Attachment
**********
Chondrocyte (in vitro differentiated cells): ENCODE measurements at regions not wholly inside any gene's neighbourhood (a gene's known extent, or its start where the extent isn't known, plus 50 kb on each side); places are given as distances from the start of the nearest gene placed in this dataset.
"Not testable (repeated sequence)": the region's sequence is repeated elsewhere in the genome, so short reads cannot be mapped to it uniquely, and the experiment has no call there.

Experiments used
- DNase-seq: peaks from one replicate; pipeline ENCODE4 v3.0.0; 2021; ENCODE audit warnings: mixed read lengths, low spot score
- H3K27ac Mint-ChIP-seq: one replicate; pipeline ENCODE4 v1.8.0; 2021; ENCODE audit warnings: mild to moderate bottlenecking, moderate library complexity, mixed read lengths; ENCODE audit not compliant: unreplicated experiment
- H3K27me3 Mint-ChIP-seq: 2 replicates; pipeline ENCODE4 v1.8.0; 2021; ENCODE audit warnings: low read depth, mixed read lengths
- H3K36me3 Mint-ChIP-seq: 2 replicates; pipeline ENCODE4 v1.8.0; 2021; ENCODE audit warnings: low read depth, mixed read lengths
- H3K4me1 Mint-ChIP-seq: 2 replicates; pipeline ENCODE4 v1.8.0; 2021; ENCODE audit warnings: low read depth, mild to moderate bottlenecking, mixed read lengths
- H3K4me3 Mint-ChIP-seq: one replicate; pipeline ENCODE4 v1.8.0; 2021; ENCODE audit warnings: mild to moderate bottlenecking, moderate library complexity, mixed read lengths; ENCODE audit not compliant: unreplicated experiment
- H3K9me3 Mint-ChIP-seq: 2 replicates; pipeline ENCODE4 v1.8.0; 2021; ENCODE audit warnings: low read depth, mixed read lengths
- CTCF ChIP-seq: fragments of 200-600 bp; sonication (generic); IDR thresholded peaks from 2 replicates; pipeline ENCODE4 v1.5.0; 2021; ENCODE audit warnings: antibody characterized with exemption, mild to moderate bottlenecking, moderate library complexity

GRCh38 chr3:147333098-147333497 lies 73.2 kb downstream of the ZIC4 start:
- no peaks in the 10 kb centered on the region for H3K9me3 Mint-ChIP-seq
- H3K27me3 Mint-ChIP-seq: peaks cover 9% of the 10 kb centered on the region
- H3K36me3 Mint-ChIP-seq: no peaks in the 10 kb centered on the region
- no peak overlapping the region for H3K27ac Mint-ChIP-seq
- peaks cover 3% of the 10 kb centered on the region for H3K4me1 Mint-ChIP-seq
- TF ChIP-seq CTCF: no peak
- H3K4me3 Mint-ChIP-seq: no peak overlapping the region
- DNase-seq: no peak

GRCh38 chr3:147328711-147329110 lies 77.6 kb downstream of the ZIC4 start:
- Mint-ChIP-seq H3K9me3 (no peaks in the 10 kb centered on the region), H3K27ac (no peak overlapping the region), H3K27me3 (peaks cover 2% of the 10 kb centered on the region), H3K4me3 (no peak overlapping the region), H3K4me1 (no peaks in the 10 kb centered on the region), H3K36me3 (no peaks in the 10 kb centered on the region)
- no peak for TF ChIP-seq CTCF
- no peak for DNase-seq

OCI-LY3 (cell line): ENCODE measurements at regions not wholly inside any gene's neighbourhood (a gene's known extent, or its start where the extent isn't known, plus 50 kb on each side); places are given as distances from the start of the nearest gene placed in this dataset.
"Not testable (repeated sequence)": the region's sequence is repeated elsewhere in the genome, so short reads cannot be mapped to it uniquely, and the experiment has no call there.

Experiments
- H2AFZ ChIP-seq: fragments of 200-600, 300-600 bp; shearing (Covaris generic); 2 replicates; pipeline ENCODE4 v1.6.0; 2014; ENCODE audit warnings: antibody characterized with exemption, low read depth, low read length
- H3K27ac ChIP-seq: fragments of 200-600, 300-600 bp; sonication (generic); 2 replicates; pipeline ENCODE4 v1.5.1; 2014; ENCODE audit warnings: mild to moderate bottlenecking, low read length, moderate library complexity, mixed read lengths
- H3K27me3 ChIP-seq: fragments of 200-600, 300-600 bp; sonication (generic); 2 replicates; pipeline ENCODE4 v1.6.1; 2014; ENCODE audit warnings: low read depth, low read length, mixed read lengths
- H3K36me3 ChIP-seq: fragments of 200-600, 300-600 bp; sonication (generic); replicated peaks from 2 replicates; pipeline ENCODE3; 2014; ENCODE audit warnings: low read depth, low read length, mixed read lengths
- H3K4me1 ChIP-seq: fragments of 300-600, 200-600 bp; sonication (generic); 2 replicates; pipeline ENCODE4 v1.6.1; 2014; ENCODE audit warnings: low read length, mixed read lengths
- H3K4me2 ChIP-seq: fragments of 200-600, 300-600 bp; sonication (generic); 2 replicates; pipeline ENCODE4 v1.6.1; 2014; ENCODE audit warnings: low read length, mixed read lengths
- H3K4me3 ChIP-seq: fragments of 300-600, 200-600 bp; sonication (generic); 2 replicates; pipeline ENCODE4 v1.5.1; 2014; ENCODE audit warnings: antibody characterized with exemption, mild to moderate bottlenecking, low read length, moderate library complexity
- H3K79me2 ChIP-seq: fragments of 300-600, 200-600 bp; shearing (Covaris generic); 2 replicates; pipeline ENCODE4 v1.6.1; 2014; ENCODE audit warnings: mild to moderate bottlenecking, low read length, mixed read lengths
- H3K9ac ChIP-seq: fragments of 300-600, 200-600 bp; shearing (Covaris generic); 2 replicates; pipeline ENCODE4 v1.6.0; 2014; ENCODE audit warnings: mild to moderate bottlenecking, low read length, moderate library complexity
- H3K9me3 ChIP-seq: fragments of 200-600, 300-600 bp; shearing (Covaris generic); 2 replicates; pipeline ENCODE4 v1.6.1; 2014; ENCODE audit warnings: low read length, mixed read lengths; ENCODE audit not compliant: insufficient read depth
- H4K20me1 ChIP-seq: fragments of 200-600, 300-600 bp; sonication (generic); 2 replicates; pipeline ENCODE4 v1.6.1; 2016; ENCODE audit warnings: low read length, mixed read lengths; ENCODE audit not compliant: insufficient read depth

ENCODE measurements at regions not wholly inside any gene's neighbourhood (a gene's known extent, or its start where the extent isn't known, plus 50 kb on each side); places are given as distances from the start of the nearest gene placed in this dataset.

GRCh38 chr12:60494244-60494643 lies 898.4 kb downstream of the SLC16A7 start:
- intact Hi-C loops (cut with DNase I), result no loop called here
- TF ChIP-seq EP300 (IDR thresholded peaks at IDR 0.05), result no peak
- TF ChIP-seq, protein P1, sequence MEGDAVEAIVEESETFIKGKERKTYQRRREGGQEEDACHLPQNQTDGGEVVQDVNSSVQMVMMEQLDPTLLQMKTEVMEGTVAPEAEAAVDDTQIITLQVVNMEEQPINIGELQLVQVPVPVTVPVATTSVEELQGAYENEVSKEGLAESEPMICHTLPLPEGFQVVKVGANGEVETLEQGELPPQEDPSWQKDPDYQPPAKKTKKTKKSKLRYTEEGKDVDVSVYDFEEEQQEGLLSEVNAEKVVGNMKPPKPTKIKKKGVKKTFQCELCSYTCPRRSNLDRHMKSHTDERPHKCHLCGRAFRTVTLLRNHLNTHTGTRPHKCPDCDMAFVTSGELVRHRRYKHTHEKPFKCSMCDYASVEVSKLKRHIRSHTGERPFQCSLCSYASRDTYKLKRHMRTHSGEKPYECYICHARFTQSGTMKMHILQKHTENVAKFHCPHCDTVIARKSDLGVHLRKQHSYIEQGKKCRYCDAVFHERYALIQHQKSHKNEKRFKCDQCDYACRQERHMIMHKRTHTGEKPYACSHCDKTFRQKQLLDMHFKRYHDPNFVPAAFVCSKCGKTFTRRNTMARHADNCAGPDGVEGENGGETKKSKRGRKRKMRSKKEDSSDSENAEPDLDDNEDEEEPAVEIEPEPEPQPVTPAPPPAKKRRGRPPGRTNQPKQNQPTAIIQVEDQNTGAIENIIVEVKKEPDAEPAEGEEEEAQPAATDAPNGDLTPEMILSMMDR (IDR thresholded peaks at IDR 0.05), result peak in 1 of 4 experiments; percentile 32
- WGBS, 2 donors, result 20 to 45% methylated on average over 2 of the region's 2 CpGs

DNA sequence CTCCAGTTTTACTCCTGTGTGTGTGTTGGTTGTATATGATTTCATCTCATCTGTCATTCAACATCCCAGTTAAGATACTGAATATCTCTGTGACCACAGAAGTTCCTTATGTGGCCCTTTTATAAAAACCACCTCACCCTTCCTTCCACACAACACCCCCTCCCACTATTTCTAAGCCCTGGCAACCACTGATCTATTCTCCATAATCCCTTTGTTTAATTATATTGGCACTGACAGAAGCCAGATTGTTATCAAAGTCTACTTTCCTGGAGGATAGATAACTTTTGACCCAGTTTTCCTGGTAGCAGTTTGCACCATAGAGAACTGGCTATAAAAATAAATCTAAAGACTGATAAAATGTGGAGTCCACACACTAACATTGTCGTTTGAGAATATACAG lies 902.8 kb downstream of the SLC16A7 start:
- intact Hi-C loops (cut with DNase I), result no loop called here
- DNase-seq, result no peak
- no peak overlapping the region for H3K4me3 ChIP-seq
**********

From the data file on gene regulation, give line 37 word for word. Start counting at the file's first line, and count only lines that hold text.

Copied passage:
- H3K9me3 ChIP-seq: fragments of 200-600, 300-600 bp; shearing (Covaris generic); 2 replicates; pipeline ENCODE4 v1.6.1; 2014; ENCODE audit warnings: low read length, mixed read lengths; ENCODE audit not compliant: insufficient read depth